Eric LaFontaine

Eric LaFontaine

Eric LaFontaine Named Seattle Weekly Publisher

The newspaper veteran plans to build upon a legacy of vital journalism.

Seattle Weekly has named Eric LaFontaine as its new publisher, placing him in charge of all digital and print operations and development of the 42-year-old publication.

Since last fall, LaFontaine has served as publisher of Sound Publishing’s Eastside news group. There he has overseen an overhaul of seven suburban publications, working with editorial director Mark Baumgarten to retool the group’s news and production operations, introduce a print redesign, and develop the company’s flagship podcast, Seattleland. He will continue in that capacity as he takes the helm of The Weekly, another Sound publication.

“I am very humbled to have this opportunity,” says LaFontaine. “In the 5 years that Sound Publishing has owned Seattle Weekly, the paper has grown into an increasingly vital voice in this community. We have undergone a great amount of transformation over the last 6 month, but the mission remains the same: to tell the stories of the people who give this city life. I’m looking forward to helping continue that tradition and to strengthen The Weekly’s position in this competitive media market.”

A Richland native, LaFontaine received a bachelor’s degree in political science from the University of Washington and an MBA from Regis University. With a passion for community journalism and a knowledge of the digital realm, LaFontaine previously served as publisher of the daily Columbia Basin Herald—the largest newspaper in Grant County—as well as the Hagadone Media-owned weekly newspapers in the Moses Lake area. Prior to that, he served as a journalist in the Naval Reserve.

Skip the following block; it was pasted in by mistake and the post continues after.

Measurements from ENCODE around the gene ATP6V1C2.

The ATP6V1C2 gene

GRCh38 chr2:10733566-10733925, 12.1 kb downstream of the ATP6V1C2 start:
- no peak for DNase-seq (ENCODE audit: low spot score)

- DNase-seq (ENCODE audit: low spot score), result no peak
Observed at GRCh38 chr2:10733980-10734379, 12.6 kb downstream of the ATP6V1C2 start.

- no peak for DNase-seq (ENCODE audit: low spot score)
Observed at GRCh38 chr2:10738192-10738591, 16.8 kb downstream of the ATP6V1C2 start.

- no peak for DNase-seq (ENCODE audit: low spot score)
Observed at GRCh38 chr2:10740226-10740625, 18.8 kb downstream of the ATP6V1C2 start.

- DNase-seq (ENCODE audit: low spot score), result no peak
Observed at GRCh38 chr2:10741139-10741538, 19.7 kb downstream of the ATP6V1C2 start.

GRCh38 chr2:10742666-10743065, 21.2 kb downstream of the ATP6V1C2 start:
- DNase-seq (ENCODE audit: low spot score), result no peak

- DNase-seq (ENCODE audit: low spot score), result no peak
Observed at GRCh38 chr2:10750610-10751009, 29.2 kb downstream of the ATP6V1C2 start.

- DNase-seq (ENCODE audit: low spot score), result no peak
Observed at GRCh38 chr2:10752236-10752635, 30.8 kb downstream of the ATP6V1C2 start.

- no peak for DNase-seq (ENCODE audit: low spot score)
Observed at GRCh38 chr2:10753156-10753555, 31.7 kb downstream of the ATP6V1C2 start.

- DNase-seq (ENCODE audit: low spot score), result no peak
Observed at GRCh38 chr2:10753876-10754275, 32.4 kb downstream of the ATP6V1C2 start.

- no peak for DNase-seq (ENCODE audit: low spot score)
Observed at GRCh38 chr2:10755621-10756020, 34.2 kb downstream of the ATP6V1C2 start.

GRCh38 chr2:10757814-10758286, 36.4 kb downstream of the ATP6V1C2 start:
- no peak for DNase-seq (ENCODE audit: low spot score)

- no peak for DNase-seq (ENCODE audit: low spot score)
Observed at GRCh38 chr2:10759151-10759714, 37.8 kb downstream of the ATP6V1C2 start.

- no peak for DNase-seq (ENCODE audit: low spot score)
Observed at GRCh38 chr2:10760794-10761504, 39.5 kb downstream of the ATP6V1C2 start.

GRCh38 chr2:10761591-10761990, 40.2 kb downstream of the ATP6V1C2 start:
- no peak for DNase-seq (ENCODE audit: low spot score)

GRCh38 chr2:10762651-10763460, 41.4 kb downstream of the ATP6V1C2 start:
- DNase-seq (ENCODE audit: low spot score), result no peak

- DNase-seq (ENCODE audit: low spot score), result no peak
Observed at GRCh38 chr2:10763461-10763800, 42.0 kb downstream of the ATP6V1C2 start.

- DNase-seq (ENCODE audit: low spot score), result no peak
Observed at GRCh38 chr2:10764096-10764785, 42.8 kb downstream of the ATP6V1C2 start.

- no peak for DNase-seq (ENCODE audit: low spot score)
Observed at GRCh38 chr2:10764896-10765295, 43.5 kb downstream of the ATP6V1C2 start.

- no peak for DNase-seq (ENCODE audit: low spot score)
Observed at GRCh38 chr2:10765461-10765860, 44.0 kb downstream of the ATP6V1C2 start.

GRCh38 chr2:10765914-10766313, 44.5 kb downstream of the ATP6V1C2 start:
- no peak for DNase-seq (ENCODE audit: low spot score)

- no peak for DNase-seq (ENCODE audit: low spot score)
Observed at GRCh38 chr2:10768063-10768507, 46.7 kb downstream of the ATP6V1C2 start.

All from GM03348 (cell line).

LaFontaine is committed to deepening the Weekly’s local impact while also utilizing resources at Sound’s other area publications to solidify its regional coverage. “Our strength lies in our staff and the tremendous journalism talent we have in the field on a daily basis,” he says. “Our audience drives our vision forward, and with our audience at the forefront, our path becomes a little more clear each day.”

LaFontaine and his family live in Beaux Arts. He says that he was once an avid marathon runner and, as soon as he has time, plans to become one again.

Have thoughts about The Weekly? Email him at elafontaine@soundpublishing.com.




Talk to us

Please share your story tips by emailing editor@seattleweekly.com.

More in News & Comment

Puget Sound renters will need housing assistance
Puget Sound renters will need housing assistance

Nonprofits, activists are expecting greater need as workers are laid off.

Map of proposed landfill expansion sites (screenshot from King County website)
Waste management expert knocks county’s plan to expand landfill

The waste management advocate said the decision to expand seems pre-determined despite assessment.

file photo
State employees including first responders sue state over vaccine mandate

The lawsuit filed on behalf of more than 90 plaintiffs claims Inslee’s order is unconstitutional.

Pixabay photo
Union carpenters to go on strike, expected to impact Eastside Microsoft projects

Members authorized strike after rejecting AGC offer for the fourth time.

file photo
The state’s hospitals face “unprecedented collapse” amid COVID uptick warn healthcare unions

Union spokeperson says understaffing was a problem even before the pandemic.

Gov. Jay Inslee talks about schools reopening during a past news conference. (Screenshot courtesy of TVW)
Masks required at big outdoor events; vaccine mandates expanded

Governor’s mask order takes effect Sept. 13.

Pixabay image
King County is looking for community members to help oversee law enforcement accountability

Community Advisory Committee for Law Enforcement Oversight is in need of applicants.

Garbage at the Cedar Hills Regional Landfill in Maple Valley. FILE PHOTO
Why burning our trash may not be as bad as it sounds

Understanding waste-to-energy’s financial and environmental impact in King County.

Most Read